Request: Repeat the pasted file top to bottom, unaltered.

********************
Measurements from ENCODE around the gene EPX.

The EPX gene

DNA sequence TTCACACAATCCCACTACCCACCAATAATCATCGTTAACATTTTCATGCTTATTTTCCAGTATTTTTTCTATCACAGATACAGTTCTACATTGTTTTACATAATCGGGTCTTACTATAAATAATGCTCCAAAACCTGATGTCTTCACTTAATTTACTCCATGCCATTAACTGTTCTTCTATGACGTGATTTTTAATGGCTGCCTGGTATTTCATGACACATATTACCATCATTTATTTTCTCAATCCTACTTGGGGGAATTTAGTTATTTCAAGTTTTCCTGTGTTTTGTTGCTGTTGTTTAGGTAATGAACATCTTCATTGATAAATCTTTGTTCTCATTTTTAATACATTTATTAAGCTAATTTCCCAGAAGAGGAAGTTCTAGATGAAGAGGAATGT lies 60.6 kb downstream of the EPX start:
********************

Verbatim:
Measurements from ENCODE around the gene EPX.

The EPX gene

DNA sequence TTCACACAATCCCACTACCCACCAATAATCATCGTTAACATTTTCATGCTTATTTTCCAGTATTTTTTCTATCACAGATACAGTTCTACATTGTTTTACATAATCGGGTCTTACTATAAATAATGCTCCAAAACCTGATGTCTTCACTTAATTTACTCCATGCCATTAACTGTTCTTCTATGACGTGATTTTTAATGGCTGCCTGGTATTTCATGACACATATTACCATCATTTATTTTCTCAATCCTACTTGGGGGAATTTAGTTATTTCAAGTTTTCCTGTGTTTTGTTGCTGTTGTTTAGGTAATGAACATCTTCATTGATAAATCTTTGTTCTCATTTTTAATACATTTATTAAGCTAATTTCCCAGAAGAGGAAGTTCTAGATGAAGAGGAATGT lies 60.6 kb downstream of the EPX start: